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Rapid Response Mechanism Canada: Global Affairs Canada

Addressing challenges to democracy and the rules-based international order requires international cooperation. The G7 Rapid Response Mechanism (G7 RRM) strengthens G7 coordination to identify and respond to foreign threats to democracies.

Canada and other G7 democracies can better safeguard our democratic values and institutions by:

Rapid Response Mechanism Canada (RRM Canada) is the permanent secretariat to the G7 RRM. It convenes G7 RRM members and observers to drive the annual G7 RRM Action Plan and coordinate G7 efforts. RRM Canada also monitors the digital information environment for foreign state-sponsored disinformation, including during general elections. It also supports Canada’s international engagement on foreign state sponsored disinformation.

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Canada and the G7 RRM


The G7 Rapid Response Mechanism (G7 RRM) was established by Leaders at the 2018 G7 Summit in Charlevoix. It strengthens coordination between G7 countries to identify and respond to diverse and evolving foreign threats to democracy. These threats include hostile state activity targeting democratic institutions and processes. It also includes the media and information environment, and the exercise of human rights and fundamental freedoms.

Since its inception, the G7 RRM has focused on countering foreign state-sponsored disinformation. The G7 RRM comprises Focal Points from the G7 community, including the EU. It counts Australia, New Zealand, NATO, the Netherlands, and Sweden as observers. Focal Points leverage their respective institutional structures to support whole of government engagement.

The G7 RRM aims to enhance collaboration in the following areas:

RRM Canada

Located at Global Affairs Canada, RRM Canada leads the G7 RRM on an ongoing basis. RRM Canada also supports Canada’s international engagement to counter foreign state-sponsored disinformation. It monitors the digital information environment for foreign state-sponsored disinformation. This includes acting as an early warning system for the Security and Intelligence Threats to Elections (SITE) Task Force during general election cycles. RRM Canada provides open source data analytics about threats to democracy. It leverages the RRM network for information exchange and potential response.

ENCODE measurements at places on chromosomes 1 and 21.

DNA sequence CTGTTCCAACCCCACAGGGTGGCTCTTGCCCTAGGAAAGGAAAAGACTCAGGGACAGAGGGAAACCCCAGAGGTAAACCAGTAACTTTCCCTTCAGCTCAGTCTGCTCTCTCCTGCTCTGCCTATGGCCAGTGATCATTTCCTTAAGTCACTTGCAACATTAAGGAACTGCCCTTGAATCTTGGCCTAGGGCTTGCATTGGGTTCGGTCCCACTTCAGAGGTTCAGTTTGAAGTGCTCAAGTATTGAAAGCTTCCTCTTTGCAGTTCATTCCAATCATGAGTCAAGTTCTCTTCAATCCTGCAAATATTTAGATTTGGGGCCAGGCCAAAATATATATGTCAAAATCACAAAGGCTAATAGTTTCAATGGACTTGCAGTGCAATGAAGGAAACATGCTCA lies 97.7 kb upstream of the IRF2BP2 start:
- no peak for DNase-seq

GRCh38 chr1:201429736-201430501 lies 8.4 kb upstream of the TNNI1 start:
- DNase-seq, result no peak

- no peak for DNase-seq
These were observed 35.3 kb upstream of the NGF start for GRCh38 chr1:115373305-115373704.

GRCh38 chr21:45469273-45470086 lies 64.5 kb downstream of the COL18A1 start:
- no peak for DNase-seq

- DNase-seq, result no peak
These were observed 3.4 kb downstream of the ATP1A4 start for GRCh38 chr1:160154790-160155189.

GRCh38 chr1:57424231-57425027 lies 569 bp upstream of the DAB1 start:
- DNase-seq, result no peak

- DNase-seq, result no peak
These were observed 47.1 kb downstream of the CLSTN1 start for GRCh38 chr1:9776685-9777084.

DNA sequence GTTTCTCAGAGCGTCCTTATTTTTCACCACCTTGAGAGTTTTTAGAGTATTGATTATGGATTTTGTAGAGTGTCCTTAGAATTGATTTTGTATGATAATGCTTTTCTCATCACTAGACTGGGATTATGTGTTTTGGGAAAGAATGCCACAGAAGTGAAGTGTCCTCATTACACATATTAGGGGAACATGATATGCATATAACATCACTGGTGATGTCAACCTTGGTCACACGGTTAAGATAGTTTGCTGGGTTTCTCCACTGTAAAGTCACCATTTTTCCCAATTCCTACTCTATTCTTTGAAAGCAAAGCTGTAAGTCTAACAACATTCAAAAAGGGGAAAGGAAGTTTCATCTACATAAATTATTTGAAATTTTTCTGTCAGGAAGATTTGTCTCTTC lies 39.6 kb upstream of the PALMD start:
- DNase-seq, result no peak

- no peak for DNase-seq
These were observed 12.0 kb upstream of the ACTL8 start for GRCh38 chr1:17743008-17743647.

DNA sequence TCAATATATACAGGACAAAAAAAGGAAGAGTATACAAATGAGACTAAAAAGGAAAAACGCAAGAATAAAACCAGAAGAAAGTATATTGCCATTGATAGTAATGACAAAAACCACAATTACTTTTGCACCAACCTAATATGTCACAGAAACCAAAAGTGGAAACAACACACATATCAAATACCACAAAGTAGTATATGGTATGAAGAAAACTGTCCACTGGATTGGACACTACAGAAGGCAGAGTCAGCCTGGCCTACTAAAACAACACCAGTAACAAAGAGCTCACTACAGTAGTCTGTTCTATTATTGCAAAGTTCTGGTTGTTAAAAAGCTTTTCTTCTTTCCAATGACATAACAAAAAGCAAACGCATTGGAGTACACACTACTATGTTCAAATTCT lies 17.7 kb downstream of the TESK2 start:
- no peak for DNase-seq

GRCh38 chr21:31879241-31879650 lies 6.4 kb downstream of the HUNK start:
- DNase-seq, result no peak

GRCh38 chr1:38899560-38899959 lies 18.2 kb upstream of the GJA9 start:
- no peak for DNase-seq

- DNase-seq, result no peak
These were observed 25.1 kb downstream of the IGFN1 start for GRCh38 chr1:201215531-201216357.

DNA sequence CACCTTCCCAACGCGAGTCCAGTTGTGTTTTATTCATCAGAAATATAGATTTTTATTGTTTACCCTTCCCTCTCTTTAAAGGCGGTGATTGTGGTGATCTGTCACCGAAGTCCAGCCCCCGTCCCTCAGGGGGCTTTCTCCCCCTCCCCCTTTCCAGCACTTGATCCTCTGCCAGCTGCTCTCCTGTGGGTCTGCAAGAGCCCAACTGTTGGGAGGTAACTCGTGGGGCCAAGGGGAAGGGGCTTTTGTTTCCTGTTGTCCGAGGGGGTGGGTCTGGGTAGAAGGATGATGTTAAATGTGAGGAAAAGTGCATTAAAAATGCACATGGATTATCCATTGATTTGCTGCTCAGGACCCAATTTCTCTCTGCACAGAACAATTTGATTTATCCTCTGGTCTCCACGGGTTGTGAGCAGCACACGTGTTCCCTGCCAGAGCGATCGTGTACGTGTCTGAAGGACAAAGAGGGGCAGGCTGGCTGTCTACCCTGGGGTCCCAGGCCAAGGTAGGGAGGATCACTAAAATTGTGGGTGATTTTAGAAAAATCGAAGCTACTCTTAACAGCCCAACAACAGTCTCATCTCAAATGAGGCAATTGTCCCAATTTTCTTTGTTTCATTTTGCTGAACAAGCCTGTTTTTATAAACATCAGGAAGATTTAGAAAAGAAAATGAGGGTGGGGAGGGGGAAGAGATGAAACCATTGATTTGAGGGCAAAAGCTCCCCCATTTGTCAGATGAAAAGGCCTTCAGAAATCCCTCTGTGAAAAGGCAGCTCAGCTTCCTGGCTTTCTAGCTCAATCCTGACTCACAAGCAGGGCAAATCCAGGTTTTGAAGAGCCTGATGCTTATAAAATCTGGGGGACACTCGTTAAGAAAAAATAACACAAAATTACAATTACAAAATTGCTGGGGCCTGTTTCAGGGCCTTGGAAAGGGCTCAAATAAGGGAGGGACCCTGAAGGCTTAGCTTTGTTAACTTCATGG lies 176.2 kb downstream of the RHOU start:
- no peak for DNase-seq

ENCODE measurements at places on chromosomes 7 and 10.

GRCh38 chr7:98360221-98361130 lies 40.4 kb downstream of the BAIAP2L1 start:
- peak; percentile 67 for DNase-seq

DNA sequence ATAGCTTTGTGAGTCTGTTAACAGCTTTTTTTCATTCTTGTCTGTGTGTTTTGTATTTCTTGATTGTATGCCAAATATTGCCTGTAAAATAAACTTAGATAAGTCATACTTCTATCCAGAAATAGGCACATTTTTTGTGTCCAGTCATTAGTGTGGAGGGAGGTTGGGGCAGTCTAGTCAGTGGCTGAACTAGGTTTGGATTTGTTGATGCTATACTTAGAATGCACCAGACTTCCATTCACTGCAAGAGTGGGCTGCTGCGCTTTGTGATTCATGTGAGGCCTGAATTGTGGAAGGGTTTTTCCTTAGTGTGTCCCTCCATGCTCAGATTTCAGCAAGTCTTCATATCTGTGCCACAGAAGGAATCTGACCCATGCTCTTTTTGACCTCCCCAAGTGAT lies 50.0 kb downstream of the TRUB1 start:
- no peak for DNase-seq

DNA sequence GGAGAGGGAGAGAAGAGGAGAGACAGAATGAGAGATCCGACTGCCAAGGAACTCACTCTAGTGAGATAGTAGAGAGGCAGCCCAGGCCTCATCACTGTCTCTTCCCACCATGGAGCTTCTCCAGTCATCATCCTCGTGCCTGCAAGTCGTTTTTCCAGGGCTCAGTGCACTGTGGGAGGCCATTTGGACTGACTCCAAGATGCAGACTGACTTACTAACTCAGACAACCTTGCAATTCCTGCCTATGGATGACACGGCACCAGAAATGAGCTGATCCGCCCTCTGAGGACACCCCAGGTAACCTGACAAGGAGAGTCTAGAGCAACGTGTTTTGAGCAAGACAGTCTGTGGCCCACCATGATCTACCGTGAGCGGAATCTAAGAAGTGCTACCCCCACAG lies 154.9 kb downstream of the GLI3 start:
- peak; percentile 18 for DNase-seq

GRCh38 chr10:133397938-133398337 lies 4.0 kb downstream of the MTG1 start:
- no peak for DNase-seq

RRM Canada’s open-source data analytics are based on primary open-source data. They draw on secondary sources to find emerging trends and tactics related to foreign interference in democratic processes and institutions. RRM Canada’s work is subject to an ethical and methodological framework. It ensures that its methods respect and reinforce human rights and freedoms. This includes the right to privacy, freedom of expression and equality. The framework anchors the team’s analytical activities in an existing policy, legal and regulatory context. It’s intended to provide transparency and accountability to Canadians.

RRM Canada also contracts research to support its work in partnership with academia and civil society.

In March 2022, the Prime Minister announced additional funding for RRM Canada. In August 2022, he announced the creation of a dedicated Eastern Europe unit at RRM Canada. It will monitor and detect Russian disinformation.

G7 RRM annual reports

During the 2021 G7 Foreign and Development Ministers meeting in London, Foreign Ministers committed the G7 RRM to producing annual thematic reports. The reports highlight different aspects of the evolving threat landscape. They also provide possible responses in order to promote public awareness and resilience. At the request of G7 Foreign Ministers, the 2021 annual report focused on disinformation as an increasingly prominent aspect of foreign interference.

Partner resources

Countering foreign threats to democracy requires a truly whole-of-society approach. For example, the work of academia, civil society organizations, media organizations and industry is critical for:

Foreign interference

Foreign interference is the attempt to covertly influence, intimidate, manipulate, interfere, corrupt or discredit individuals, organizations, and governments. It’s an attempt to further the interests of a foreign country over the views of its citizens. Activities can be carried out by both state and non-state actors. It differs from normal diplomatic conduct because of its deceptive and clandestine nature.

Government of Canada

G7 RRM partners


Disinformation refers to false or misleading information that is spread deliberately, as opposed to misinformation, which is spread unwittingly. It is a term often employed as shorthand for the broader challenge of information manipulation. In addition to false information, it includes:

The efforts all aim to distort the public’s perception of reality.

Democracies rely on access to diverse and reliable sources of news and information. A shared set of facts allows members of society to form opinions, hold governments to account and participate in public debate. Disinformation weakens the strength of free speech and shrinks the space for democratic engagement. It hinders open public debate and eroding trust in democracy.

Government of Canada

G7 RRM partners

Economic and research security

Scientific research partnerships and economic collaboration are possible vectors for interference by foreign actors. These activities can be of particular interest to foreign actors because of their role in contributing to scientific development and new technology.

G7 RRM partners

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